The prime minister of the United Kingdom is clearly in trouble. Is this really surprising? The Labour Party is a creature from another era, if not an outright dinosaur. The middle class is growing in Britain, as it is in all modern western democracies; the "working class" is shrinking. The nasty jobs are going away, being done by machines, and I for one say "Good riddance!". The Labour Party was formed back in the bad old days of the late nineteenth century to combat the evils of the (then new) concept of capitalism. It was based on utopian nonsense and the power of labor unions. Until Thatcher it was pretty much the toy of the labor unions. Tony Blair sought to drag it kicking and screaming into the post-war world by toning down the Marxist nonsense and broadening the appeal to the middle class. He sought to include a lot of the save the gay whales sort of platforms that appeal to what Albert Schweitzer called "those with full stomachs": people in the modern world who have all their really important material needs met but who, not being in positions of tremendous responsibility or importance and having lost their faith in traditional religion, are seeking desperately for some sense of meaning in their lives and consequently latching on to whatever cause du jour has the approval of the middle class masses.

That was Tony's plan and Tony's plan worked for a while. But the Lib-Dem party is the natural party for the secular religious middle class, not Labour. What do a bunch of wine-sniffing, brie-eating, Foucault-reading mass-market pseudo-sophisticates really have to do with a bunch of dirty coal miners in Wales? No, Britain has a natural three-way split going now with the Lib-Dems gobbling up the only piece that's growing. It's not quite clear what the constituency of the Conservatives is at this point, but that's another matter. The wonder is that Tony was able to hold the two constituencies of "New Labour" together for so long. That shows real political skill.

What happened? Well, if you're not Scandinavia and haven't been "Finlandized" yet, there are times when it's just necessary to actually play the adult on the world stage. Tony Blair decided to do so. The last thing in the world the save-the-gay-whale crowd wants to do is grow up. The working class might be in favor of a display of British power if their patriotism were properly roused (think Reagan Democrats), but Iraq is a hard case to make from the patriotic point of view. The Iraq War was a patriotic-humanitarian mishmash that almost nobody was or is comfortable with, probably including George Bush and Tony Blair. Tony abandoned both his natural constituencies and now they're both abandoning him.

Saturday, June 12, 2004

Steven den Beste has a terrific series of articles about alternative energy, starting here.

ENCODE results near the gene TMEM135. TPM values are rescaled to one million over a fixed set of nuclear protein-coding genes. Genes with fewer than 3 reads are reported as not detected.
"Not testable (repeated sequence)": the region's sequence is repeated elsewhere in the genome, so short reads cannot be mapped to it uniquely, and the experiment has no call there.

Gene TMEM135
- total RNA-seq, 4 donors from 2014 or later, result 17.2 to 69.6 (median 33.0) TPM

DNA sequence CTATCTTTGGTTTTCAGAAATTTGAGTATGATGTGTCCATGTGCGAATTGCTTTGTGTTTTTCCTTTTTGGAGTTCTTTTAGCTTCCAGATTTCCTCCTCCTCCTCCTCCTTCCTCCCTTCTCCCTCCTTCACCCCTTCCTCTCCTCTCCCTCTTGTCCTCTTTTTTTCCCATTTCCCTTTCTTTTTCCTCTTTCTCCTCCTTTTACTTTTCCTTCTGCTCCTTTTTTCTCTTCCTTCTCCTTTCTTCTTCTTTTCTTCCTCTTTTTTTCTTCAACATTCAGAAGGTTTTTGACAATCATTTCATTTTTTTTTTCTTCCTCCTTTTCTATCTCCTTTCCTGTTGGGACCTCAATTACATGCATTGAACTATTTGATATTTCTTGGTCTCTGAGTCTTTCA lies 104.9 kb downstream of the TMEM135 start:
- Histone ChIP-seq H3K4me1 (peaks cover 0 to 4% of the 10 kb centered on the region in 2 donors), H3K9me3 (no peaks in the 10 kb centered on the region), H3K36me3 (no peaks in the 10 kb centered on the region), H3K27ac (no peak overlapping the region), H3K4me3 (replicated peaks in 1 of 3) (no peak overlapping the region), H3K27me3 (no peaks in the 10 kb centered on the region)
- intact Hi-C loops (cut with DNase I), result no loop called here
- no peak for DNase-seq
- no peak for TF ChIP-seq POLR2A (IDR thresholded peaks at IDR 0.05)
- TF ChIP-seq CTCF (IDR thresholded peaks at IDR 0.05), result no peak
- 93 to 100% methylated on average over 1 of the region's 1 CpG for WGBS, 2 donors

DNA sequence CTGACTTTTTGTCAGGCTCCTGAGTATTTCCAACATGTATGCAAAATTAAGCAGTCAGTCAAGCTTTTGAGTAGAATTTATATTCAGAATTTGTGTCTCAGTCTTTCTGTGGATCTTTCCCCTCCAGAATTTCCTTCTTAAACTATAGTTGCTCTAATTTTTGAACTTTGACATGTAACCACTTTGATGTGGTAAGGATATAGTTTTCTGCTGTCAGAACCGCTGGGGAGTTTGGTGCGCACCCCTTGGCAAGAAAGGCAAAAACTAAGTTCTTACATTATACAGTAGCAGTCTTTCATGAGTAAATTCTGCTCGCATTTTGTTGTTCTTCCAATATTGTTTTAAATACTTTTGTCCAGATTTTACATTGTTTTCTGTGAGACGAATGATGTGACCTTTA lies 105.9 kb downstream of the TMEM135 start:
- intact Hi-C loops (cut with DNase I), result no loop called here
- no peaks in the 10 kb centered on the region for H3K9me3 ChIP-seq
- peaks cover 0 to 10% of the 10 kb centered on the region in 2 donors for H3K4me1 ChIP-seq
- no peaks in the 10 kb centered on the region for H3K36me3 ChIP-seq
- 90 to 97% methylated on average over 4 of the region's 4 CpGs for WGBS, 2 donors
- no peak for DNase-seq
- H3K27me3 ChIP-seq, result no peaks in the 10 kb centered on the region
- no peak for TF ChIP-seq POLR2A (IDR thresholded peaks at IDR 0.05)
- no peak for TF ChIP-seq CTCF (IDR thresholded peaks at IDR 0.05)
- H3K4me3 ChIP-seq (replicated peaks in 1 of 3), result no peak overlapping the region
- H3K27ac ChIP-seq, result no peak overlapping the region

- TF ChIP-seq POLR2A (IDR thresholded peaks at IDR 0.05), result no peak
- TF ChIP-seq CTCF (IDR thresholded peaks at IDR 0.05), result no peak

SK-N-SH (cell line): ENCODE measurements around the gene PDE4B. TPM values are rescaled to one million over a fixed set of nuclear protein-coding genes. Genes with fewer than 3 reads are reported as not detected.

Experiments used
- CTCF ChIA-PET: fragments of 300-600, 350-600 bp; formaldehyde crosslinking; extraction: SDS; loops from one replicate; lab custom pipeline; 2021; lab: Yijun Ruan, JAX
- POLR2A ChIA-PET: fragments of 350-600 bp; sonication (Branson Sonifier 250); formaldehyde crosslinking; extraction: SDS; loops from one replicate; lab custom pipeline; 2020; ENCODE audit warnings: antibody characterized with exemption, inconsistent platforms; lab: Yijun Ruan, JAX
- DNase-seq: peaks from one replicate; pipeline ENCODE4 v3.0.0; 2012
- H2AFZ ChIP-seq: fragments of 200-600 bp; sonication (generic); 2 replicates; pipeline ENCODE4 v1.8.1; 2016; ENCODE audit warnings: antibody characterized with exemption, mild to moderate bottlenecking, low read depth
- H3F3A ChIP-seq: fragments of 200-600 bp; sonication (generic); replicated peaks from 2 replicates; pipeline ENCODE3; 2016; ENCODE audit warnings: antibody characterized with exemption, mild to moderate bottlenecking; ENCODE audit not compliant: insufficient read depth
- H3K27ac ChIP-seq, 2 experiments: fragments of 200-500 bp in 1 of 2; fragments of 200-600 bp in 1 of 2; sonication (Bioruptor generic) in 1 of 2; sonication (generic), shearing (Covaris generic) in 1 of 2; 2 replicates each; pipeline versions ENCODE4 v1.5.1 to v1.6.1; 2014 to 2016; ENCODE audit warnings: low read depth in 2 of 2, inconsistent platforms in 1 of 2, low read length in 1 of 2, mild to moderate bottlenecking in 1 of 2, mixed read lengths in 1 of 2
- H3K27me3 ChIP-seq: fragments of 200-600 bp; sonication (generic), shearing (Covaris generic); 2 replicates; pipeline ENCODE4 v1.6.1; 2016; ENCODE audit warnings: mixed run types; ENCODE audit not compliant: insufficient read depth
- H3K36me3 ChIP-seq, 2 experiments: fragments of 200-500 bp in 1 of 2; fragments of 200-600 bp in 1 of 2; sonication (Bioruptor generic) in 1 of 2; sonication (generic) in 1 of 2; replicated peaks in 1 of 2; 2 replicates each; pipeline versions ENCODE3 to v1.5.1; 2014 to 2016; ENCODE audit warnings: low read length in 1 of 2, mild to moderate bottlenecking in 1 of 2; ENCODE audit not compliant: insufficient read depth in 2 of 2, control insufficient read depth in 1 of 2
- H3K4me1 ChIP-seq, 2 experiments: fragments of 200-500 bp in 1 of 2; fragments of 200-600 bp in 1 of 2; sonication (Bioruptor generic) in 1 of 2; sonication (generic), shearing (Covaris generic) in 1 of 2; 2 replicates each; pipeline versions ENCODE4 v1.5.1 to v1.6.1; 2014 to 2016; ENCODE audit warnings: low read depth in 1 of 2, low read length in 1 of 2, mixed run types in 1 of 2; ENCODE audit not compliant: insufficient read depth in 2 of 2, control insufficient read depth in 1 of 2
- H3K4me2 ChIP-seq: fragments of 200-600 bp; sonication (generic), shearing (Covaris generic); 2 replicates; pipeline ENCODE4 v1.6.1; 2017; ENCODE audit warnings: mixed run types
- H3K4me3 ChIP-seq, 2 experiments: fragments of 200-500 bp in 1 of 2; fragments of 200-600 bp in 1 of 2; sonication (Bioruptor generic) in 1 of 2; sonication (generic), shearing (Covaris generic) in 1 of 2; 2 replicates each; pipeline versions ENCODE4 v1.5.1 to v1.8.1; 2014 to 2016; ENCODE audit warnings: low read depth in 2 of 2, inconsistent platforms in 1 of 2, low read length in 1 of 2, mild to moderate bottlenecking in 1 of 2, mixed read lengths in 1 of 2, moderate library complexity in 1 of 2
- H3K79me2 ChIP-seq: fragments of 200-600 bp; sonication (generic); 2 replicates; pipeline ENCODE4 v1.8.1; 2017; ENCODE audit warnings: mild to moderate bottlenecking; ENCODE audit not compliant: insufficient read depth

Friday, June 11, 2004

Reagan

Here are some posts shamelessly cribbed from Roger Simon's comment sections.

http://rogerlsimon.com/archives/00001018.htm#comments
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"After the communist regimes collapsed in Eastern Europe in 1989 (in our case, Bulgaria), we were finally able freely to reunite with family we had not seen since 1945. I lost count of how many friends, relatives and colleagues in Eastern Europe later told us that for them, the key moment in the long hoped for slide to freedom came when Ronald Reagan boldly and openly called the Communist bloc "the Evil Empire". No other American President had ever dared such honesty. For them it was a watershed moment of such exhilaration, that they would never forget it. To this day they still feel gratitude for his courage and integrity, and for his belief that freedom was a God-given right for all people.
America should feel great pride that this man was twice elected to the Presidency. May he rest in peace.

Posted by Emzed @ 06/05/2004 05:08 PM PST "
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"I voted for Ronald Reagan while on active duty, and his popularity amongst my shipmates cannot be overstated, matched only by the contempt we shared for his predecessor.

When I first reported aboard my sub, the Navy was still suffering from the malaise of a combination of the Vietnam hangover and the Carter years.

Ronald Regan inspired us and led us to roll back 35 years of Soviet expansion.

I'm amazed by the continued disdain my friends and family have for the man. My mother, a Roosevelt Democrat, insists he was a dunce.

When I point out to her that the leaders of the former Soviet Union credit him with winning the Cold War, she dismisses their admissions as irrelevant.

I'm proud to have voted for him, and sorry I never had the chance to meet him.

Rest in peace, Mr. President.

Posted by Miike Lief @ 06/05/2004 05:09 PM PST "
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"Bill Bennett told a wonderful story about Reagan that gives you a great sense of the man and the President.

Bennett, I'm sure we all recall, was not beloved of the press. During one particularly bleak period when he was being savaged by everything from WaPo and The NY Times to the Menominee Falls Gazette, he attended a cabinet meeting.

Reagan entered with a thick folder labelled "Bennett." People began moving their chairs away from Bennett's.

Reagan opened the folder, full of newspaper clippings, columns and editorials. "A disgrace," he read. "Bennett should resign." "The James Watt of Reagan's second term."

Bennett just sat there, in terror. Reagan finished reading out the headlines, closed the folder, and looked up at the assebled cabinet.

"Well, that's what Bill's been doing," he said. "What's wrong with you guys?"